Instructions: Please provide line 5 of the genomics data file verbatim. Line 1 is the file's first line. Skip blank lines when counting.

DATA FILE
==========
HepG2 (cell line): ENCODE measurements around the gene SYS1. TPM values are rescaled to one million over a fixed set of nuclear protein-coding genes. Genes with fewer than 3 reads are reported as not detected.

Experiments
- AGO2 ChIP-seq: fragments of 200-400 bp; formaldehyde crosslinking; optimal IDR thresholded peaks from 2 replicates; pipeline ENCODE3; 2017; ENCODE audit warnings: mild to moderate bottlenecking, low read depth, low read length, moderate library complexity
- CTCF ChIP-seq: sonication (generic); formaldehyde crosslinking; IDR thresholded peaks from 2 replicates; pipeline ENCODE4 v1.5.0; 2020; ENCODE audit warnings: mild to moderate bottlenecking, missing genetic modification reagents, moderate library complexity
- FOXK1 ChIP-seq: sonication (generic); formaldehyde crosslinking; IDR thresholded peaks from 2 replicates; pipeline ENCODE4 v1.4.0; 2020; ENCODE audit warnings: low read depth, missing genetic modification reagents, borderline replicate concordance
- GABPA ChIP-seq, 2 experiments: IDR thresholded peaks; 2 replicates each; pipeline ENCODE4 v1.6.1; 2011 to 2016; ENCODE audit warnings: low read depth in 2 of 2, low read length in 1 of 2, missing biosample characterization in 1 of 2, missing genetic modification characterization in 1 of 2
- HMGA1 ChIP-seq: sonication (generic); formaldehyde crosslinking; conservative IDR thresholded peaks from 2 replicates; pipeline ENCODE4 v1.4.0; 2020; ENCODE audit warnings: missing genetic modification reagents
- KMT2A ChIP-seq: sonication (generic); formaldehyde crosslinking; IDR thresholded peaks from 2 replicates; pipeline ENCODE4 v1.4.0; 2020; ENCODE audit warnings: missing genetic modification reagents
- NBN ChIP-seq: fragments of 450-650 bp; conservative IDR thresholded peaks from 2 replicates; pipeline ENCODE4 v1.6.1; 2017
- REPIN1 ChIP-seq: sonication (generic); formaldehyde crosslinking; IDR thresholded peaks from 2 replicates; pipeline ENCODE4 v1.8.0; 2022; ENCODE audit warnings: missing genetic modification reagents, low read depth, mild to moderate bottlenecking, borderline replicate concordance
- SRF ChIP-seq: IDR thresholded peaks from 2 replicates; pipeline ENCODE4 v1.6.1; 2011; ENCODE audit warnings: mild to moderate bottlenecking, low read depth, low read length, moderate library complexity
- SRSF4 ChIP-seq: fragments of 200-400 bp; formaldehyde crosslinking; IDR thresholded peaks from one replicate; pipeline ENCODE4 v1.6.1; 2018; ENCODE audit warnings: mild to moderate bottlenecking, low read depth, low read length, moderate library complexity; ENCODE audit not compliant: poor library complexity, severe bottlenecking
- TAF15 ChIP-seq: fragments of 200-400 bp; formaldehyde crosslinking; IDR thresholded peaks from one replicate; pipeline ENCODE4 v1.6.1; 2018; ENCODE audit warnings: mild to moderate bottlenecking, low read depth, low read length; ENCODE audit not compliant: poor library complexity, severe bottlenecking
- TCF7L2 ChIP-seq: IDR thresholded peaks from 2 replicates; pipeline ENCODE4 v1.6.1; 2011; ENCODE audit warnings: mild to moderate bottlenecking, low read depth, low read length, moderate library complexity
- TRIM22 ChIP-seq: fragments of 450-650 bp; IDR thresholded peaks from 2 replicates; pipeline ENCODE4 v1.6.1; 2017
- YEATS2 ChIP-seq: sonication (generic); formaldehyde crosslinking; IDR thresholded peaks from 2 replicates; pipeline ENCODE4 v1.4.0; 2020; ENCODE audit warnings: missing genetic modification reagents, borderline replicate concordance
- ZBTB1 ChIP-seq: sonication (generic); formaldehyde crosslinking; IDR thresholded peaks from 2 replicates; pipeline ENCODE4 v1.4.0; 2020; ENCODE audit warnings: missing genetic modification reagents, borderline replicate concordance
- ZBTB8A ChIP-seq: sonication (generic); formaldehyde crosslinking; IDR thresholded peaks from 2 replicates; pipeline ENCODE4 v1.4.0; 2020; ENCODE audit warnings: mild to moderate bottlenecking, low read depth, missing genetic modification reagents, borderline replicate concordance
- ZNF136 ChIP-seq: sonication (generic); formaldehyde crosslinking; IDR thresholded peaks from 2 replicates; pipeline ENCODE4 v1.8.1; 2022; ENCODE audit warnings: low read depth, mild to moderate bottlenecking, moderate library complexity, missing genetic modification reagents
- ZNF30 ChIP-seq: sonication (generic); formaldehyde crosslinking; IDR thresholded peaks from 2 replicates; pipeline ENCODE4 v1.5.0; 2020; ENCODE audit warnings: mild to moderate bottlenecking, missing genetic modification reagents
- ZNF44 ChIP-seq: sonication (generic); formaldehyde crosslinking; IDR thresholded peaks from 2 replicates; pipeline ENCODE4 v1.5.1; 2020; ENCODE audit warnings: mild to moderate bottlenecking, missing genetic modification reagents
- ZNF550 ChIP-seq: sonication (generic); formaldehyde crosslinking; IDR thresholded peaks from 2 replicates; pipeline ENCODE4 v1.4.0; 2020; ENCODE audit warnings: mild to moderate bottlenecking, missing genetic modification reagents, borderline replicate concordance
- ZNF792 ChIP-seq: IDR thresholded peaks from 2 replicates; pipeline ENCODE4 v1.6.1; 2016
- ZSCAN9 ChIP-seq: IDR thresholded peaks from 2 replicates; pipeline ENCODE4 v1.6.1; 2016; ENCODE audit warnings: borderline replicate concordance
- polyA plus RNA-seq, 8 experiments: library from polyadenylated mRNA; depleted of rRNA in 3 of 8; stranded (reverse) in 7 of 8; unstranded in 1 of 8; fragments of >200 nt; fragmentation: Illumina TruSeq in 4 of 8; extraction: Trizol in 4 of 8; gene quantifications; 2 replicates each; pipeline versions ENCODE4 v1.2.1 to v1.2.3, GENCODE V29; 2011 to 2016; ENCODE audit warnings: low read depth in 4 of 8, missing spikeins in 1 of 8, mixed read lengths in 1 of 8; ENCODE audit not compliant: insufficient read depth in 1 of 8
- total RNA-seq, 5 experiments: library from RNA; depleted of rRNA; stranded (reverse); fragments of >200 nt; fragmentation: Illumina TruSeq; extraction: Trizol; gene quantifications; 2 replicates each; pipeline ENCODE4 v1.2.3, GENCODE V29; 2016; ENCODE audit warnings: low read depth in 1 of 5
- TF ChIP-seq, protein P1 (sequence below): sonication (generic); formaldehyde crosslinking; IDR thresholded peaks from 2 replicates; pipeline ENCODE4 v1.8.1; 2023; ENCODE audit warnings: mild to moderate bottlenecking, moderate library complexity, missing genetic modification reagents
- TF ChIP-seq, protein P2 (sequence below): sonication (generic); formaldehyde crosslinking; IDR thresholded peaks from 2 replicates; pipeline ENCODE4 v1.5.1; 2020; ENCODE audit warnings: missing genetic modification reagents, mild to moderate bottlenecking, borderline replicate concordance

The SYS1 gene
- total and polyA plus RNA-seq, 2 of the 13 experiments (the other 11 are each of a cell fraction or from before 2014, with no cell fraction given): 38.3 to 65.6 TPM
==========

- FOXK1 ChIP-seq: sonication (generic); formaldehyde crosslinking; IDR thresholded peaks from 2 replicates; pipeline ENCODE4 v1.4.0; 2020; ENCODE audit warnings: low read depth, missing genetic modification reagents, borderline replicate concordance